I've been watching a few videos of last year at Kiawah and watching some videos of some of my best weeks that I've played and it sort of lifted me a little bit and I took some good things away from that.
I'm excited about the week, I really am. I'm looking forward to that first tee tomorrow afternoon.

Q. Tiger and Steve played together Monday and I know Tiger said yesterday there's some tricky spots on the greens in terms of trying to read them. Do you agree with that assessment? Do you agree that reading greens are going to be essential out there, and there are some subtle spots that you might have as a challenge?
RORY McILROY: I think when you come to a golf course that that's old, there's always going to be little subtle slopes on the greens that you might not find in more modern golf courses. Yeah, there's going to be spots where they put pins where it's going to be tough to read greens. But for the majority of the greens, they all slope from back to front, so you have a general idea of what way the putt is going to go.
Obviously you get some pin positions that are on top of little hills or tucked behind bunkers or whatever it's going to be, and then it makes reading greens tricky. Reading greens is just part of what we have to do, and it's important every week. I wouldn't place any more importance on it this week just because of‑‑ yeah, it's always going to be important. There's two things important about putting, line and speed, and you have to get both of them right most of the time.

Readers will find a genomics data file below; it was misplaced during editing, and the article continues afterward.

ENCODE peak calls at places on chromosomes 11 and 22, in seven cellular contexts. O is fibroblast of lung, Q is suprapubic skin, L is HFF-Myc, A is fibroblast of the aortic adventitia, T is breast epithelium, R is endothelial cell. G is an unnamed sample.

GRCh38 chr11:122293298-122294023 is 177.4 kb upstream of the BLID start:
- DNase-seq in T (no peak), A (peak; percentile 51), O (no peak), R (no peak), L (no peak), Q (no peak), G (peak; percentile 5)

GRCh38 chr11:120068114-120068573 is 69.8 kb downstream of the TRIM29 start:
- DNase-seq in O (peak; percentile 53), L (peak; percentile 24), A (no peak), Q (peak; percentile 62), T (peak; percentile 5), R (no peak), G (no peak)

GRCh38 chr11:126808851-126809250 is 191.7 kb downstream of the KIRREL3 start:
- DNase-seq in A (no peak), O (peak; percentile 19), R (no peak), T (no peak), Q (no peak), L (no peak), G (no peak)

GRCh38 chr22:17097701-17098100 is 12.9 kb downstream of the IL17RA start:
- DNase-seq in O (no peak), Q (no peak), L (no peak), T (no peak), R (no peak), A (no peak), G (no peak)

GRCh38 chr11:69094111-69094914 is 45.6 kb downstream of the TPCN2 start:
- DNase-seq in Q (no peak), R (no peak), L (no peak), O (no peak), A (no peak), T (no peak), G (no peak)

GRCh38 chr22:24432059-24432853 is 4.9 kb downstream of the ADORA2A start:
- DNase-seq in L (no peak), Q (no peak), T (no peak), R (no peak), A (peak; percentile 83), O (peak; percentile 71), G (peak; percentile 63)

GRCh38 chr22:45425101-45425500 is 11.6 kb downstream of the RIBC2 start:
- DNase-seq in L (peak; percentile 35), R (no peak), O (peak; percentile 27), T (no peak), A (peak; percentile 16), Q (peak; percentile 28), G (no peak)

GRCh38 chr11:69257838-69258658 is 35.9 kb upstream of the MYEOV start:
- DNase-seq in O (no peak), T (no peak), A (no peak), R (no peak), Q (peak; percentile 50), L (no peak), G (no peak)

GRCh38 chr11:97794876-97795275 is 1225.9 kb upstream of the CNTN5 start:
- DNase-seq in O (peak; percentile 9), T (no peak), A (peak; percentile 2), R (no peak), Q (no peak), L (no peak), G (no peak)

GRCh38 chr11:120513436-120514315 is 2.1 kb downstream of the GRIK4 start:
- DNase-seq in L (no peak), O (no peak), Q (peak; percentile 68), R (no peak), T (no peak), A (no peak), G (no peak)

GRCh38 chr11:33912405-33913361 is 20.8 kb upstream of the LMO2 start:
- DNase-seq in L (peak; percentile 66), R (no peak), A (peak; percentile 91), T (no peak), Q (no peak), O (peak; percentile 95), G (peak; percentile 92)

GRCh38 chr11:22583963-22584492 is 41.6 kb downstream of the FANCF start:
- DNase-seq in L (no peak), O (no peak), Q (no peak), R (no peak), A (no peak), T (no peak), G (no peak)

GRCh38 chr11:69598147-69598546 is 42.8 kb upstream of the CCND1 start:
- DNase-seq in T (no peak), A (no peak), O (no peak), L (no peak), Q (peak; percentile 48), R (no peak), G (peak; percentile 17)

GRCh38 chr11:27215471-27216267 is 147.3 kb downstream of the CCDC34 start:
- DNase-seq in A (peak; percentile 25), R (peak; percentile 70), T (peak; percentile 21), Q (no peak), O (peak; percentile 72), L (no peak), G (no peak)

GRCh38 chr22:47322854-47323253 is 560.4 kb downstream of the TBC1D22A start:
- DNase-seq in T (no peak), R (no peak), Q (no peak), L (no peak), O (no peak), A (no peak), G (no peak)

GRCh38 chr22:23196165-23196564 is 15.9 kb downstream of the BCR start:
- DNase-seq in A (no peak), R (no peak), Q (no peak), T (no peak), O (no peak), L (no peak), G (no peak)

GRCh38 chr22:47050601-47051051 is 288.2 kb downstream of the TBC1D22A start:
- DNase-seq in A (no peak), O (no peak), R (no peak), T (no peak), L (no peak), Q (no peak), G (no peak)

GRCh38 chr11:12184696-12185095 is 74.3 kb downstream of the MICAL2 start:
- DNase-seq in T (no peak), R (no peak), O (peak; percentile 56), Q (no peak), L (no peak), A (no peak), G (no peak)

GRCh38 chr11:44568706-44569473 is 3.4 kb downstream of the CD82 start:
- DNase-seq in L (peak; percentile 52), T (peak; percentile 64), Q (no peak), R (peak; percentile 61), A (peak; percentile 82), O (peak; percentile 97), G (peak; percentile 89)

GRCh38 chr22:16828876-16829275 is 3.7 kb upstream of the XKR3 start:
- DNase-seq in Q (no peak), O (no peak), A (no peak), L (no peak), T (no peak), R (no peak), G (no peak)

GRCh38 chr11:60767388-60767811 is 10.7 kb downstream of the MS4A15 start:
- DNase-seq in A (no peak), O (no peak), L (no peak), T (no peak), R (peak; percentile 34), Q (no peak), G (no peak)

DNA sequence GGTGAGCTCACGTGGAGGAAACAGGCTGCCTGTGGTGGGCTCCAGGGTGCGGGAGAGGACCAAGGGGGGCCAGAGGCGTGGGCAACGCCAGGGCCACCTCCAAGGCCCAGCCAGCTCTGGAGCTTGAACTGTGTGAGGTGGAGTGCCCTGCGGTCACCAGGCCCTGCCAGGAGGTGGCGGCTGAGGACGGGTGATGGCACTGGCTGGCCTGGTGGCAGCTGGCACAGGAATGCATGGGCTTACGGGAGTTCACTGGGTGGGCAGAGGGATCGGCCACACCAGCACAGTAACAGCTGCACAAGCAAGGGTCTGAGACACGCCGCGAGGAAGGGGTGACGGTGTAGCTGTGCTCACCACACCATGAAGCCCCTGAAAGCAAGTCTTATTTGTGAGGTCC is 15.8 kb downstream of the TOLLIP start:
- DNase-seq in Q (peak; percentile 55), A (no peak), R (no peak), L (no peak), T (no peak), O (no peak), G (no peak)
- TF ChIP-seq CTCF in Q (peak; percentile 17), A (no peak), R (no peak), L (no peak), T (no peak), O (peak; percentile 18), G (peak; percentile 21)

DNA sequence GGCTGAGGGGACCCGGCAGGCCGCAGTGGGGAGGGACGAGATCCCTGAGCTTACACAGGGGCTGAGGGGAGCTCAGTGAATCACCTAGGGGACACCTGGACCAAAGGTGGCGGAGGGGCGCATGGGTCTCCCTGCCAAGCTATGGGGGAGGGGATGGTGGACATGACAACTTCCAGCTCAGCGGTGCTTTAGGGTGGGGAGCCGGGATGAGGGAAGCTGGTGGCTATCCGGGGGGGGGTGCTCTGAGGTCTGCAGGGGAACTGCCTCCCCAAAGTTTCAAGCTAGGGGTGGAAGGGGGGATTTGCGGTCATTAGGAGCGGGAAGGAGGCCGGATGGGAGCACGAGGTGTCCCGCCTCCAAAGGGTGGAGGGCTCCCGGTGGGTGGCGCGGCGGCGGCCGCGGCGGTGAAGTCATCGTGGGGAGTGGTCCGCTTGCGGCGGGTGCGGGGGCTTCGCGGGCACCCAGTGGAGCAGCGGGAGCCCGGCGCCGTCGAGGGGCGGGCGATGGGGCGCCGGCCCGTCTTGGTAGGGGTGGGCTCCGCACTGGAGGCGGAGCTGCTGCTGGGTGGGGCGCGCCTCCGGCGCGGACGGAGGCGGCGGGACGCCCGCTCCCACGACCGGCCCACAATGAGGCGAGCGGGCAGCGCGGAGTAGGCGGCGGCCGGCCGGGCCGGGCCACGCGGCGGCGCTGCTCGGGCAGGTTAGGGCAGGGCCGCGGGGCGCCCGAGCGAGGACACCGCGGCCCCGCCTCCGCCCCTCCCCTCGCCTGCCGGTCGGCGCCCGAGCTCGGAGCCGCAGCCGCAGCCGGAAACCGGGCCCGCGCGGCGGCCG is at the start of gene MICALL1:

Q. You've said the last few weeks obviously things have not gone well really all year, but recently, I even saw a quote, you called your golf brain dead and thoughtless golf. Have you been perplexed, I guess, is the question, as to what has gone wrong with the overall game? Everything seems to be difficult right now. Have you come to a conclusion on what exactly has held you back?
RORY McILROY: Yeah, I mean, first and foremost, I just haven't been swinging it the best this year. I got into a couple bad habits with my golf swing, and it's just taken my a little bit longer to get out of them. Obviously when you're fighting that so much, it's hard to play the golf that I want to play, which is fluid, which is free‑flowing, I guess. That's the way I play my best.
Trying to work on my swing so much this year has not allowed me to do that, just because I've been trying to get the club in the right position to enable me to get the club in the right positions that I know I can play.
There's been that, and I guess just every time you play and you don't play well, it sort of chips away at your confidence a little bit, and it's just about building that back up. But I'm sitting here as confident as I have been all year, so I'm looking forward to getting going this week.

Q. You mentioned looking at the videos of your success. When you look at them, are you looking for technical things, or just good MoJo or a combination?
RORY McILROY: A combination. I think technical things, for sure; you look at the way you're swinging the club.
But also, it's more than that; it's body language, it's how you carry yourself, it's all that sort of stuff, your little mannerisms. I guess it's just trying to just remember those feelings and remember how I felt that week and trying to carry some of that into this week and just get those good, positive thoughts going.

Q. This is kind of twofold, but what do you see? What do you see in those videos?